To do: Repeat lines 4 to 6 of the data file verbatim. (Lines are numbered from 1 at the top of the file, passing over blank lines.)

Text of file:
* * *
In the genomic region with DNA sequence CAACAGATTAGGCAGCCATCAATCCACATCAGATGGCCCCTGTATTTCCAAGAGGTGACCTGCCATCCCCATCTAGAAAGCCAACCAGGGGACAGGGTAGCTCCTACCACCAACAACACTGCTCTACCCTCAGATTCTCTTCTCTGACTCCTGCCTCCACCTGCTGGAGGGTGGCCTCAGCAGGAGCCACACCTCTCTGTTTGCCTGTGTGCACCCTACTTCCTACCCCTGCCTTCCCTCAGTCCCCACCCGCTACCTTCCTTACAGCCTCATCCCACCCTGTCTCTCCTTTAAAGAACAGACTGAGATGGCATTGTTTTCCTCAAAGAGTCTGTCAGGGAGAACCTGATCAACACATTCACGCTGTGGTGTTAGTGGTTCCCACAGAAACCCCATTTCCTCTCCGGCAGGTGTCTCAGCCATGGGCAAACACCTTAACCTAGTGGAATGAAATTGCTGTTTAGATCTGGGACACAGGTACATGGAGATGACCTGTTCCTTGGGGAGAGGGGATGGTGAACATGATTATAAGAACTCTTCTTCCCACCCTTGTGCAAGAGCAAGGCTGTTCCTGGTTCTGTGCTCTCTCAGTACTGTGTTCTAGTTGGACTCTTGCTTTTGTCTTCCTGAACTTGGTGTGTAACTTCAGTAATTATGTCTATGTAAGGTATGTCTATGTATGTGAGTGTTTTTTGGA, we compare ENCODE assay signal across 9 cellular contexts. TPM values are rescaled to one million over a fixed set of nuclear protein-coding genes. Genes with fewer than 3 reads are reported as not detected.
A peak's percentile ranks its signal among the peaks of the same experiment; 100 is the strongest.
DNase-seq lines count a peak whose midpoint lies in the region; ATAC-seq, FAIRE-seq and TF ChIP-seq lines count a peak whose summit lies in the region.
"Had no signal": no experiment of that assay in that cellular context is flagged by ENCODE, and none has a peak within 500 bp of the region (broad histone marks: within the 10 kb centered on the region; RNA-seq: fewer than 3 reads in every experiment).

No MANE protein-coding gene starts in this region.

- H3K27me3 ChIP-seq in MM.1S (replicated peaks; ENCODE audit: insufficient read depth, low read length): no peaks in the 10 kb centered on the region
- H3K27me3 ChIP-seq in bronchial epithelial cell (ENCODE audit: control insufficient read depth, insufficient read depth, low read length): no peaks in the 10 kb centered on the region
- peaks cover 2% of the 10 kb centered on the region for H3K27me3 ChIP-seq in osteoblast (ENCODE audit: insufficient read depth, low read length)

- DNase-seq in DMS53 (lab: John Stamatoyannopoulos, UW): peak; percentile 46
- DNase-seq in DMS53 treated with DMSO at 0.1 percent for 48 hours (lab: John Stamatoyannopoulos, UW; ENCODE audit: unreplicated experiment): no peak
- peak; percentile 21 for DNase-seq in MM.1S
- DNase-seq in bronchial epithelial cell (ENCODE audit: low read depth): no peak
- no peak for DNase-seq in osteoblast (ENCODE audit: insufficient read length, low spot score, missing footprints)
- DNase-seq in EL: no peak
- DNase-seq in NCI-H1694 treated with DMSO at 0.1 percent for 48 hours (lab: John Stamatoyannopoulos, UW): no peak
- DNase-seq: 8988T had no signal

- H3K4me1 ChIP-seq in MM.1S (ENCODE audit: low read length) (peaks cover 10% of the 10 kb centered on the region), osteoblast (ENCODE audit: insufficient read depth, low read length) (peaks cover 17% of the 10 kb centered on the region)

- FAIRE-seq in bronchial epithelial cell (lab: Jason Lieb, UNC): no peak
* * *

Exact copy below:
"Had no signal": no experiment of that assay in that cellular context is flagged by ENCODE, and none has a peak within 500 bp of the region (broad histone marks: within the 10 kb centered on the region; RNA-seq: fewer than 3 reads in every experiment).

No MANE protein-coding gene starts in this region.

- H3K27me3 ChIP-seq in MM.1S (replicated peaks; ENCODE audit: insufficient read depth, low read length): no peaks in the 10 kb centered on the region